Russia's Chechen War Deemed Human Rights Violation

Article excerpt

Matthew Evangelista, who lectured Jan. 6 at the Woodrow Wilson Center for International Scholars in Washington, DC, posed the question: Is the Chechen war an anti-terrorist operation or a human rights violation?

The Cornell University professor of government, an expert on Russian history and politics and the author of numerous books and articles, stated that, in the last 10 years, Russia has fought two wars in Chechnya. In the process, he continued, the Russian army has committed torture, looting, and forced "disappearances," carried out abusive "sweep operations," invaded civilian homes-ostensibly to detain suspected fighters-and created a Chechen refugee population numbering in the hundreds of thousands. Yet the perpetrators of these crimes benefit from a system that does not hold them accountable for their actions. As a result of its atrocious methods, said Evangelista, Russia has broken international laws and agreements on human rights standards. "If we define terrorism as the use of violence against a civilian population," he declared, "Russia is guilty."

When prompted for a justification, according to Evangelista, Moscow misconstrues the situation depending on the mood of the international community.

He proceeded to give an historical account of the conflict. Following the breakup of the Soviet Union, he said, in 1991 Chechnya sought a greater degree of autonomy, as did many of Russia's national republics. Moscow negotiated with the others, granting sufficient concessions to convince each to remain as part of the Russian Federation. With Chechnya alone, Evangelista explained, did former Russian President Boris Yeltsin seek war, insisting that allowing the territory to secede could lead to the breakup of the entire Federation. In the Cornell professor's view, Moscow falsely exaggerated this threat in hope of soliciting sympathy from the international community.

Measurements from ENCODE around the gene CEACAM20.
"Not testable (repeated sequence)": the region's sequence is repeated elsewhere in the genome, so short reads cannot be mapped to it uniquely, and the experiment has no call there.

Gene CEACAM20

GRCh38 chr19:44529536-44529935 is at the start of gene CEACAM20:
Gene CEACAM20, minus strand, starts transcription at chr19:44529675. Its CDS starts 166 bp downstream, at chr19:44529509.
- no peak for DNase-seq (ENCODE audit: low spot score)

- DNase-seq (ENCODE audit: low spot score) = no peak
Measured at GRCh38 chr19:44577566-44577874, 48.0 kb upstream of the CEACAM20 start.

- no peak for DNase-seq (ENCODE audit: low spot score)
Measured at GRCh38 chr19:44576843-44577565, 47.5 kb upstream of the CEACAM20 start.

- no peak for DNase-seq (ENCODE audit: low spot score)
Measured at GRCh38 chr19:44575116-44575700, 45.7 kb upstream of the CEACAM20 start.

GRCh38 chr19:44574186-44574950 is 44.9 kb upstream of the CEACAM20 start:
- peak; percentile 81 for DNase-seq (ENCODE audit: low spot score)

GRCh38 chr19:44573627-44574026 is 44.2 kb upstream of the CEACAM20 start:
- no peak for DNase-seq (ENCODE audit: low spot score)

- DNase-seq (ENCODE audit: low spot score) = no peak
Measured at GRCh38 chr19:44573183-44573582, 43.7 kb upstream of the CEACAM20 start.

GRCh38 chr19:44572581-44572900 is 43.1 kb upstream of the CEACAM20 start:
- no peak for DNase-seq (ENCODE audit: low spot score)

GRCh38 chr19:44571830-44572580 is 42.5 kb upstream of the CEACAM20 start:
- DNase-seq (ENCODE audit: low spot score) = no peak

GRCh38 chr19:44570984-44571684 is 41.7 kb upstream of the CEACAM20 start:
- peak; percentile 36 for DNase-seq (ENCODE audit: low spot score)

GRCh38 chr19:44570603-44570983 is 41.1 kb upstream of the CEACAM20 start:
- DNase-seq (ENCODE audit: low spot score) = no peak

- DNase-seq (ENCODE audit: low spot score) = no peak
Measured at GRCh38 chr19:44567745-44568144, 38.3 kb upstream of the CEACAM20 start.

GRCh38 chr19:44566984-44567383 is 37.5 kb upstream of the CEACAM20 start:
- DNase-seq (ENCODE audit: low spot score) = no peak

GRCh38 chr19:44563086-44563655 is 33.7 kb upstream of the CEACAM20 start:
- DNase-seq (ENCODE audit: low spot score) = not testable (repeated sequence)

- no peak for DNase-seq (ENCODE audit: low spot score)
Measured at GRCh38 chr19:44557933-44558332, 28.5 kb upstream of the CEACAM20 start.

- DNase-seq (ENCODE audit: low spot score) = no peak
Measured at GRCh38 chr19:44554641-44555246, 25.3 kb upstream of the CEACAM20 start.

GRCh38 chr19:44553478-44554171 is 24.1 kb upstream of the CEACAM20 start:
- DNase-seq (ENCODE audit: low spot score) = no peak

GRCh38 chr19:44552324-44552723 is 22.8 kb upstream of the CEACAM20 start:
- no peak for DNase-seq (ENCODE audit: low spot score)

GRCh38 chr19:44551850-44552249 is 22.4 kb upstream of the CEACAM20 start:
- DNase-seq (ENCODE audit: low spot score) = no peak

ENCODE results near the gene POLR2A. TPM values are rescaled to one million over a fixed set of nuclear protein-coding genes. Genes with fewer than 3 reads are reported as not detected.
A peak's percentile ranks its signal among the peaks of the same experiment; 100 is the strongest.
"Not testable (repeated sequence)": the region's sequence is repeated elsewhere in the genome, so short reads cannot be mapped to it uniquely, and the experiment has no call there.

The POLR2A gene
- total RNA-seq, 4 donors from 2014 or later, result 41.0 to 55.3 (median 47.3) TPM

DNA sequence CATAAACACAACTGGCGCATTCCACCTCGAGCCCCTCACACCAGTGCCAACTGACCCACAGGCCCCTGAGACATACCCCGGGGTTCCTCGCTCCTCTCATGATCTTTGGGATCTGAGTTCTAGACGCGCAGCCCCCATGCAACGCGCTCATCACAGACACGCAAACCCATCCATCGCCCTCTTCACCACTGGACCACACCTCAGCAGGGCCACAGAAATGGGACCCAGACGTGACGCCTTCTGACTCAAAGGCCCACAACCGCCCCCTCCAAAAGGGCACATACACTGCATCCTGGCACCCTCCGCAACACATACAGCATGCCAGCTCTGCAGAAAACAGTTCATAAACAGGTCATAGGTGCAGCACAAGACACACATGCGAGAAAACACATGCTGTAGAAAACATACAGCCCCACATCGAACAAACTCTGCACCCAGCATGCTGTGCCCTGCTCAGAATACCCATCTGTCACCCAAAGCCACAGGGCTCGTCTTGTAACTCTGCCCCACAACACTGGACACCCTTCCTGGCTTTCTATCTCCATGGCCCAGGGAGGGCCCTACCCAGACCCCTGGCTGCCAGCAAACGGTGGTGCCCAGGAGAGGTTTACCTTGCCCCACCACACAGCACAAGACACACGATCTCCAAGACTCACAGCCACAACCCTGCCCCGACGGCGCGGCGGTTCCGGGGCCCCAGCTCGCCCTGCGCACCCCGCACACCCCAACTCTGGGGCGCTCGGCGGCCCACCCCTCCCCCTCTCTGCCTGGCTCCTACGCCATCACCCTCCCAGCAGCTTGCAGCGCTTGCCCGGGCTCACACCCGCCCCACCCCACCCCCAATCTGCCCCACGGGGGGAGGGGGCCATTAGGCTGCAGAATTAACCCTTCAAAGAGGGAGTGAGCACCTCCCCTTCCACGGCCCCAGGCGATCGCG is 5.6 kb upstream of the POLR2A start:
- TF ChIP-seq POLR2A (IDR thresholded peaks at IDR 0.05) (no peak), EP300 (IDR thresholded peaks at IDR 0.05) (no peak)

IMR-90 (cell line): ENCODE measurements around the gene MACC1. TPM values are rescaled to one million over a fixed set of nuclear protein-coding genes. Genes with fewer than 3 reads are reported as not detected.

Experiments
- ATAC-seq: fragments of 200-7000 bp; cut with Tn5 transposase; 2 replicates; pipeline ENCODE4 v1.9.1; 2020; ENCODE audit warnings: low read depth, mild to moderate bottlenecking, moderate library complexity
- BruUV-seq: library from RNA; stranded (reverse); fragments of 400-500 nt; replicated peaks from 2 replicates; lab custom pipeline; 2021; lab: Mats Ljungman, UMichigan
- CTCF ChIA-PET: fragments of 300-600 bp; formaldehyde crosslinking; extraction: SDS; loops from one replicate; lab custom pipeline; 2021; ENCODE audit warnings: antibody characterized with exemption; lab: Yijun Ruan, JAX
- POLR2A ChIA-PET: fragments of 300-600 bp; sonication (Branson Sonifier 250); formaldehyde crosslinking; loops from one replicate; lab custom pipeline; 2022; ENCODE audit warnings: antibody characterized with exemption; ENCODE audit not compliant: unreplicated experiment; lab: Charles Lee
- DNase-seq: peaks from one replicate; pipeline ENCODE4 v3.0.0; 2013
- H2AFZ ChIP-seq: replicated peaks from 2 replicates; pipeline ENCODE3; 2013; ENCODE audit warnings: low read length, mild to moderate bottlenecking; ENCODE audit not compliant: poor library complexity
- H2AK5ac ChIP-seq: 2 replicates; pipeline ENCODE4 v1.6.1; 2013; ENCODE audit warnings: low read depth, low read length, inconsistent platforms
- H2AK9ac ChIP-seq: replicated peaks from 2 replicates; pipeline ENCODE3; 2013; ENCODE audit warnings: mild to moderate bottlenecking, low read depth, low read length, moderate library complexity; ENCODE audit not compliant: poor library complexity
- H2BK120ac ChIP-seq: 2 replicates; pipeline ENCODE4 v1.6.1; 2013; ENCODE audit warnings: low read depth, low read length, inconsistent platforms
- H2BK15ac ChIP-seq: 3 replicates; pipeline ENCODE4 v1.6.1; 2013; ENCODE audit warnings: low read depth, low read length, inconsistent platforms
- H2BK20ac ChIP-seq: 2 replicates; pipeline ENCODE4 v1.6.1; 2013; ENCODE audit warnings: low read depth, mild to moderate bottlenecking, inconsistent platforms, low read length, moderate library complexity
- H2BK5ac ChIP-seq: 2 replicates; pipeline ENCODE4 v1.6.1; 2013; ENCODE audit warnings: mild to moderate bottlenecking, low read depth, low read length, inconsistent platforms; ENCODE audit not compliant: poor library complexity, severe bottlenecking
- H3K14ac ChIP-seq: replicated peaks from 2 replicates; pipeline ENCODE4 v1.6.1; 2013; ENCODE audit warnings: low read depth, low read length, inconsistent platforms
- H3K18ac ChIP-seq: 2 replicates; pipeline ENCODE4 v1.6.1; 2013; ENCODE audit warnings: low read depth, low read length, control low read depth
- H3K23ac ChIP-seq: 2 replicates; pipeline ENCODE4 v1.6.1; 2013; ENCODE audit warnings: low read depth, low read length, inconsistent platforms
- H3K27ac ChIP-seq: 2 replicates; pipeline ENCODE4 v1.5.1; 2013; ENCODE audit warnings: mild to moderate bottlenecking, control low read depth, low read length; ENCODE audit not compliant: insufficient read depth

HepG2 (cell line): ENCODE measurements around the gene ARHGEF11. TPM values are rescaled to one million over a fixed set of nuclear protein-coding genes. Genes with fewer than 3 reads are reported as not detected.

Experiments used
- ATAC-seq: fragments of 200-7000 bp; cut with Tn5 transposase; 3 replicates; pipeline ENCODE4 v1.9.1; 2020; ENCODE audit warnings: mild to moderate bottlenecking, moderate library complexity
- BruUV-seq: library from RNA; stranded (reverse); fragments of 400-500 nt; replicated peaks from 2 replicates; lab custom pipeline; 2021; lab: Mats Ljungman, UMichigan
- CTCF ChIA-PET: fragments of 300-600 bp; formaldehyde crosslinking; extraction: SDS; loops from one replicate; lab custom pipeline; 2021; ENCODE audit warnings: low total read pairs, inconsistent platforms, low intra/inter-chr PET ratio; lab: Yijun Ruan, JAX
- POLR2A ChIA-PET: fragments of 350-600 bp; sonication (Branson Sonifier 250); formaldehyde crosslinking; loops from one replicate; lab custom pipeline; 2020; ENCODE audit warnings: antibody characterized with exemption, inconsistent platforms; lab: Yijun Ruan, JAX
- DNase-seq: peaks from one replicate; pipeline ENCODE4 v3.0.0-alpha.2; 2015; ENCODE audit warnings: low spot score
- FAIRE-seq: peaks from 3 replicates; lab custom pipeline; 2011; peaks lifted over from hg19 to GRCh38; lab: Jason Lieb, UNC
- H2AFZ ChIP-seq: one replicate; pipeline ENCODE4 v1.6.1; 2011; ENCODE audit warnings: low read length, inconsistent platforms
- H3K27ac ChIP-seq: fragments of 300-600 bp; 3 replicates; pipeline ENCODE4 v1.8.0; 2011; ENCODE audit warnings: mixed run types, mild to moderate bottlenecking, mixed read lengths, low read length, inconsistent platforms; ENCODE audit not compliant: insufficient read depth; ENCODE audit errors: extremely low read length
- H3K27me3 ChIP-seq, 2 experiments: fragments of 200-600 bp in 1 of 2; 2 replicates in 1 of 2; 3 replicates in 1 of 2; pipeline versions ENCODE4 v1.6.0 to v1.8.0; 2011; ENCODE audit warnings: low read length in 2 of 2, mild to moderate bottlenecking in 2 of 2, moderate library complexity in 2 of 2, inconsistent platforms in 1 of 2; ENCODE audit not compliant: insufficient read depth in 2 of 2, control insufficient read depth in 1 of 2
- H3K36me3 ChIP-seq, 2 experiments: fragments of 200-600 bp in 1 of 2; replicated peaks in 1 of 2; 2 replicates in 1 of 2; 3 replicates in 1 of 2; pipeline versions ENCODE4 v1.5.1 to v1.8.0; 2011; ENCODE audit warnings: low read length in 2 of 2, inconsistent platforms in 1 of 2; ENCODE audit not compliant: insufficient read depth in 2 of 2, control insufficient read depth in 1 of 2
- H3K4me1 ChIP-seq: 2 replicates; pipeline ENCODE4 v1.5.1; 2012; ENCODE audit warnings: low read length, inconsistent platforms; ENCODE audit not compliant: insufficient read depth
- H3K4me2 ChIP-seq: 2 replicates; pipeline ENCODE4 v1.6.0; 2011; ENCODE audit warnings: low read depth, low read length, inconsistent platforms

The domino theory of secession, Evangelista argued, while a plausible expectation during the initial phases of the first Chechen War (1994-1996), "was rendered unlikely by the fact that Russia intervened so heavy-- handedly." After witnessing Russia's response to the Chechen uprising, no province was likely to follow suit, he noted. Nevertheless, Yeltsin and later President Vladimir Putin continued to advance the domino theory as justification for employing such harsh methods against the Chechens.

Despite Moscow's attempted justifications, held Evangelista, historically there has been strong criticism of Russian policy in Chechnya. Human rights groups have spoken out against the Russian army's abuses, he noted, and European institutions have called on Moscow to end the war. However, he added, international reaction "has been a series of ups and downs, with little effect on Russian behavior. …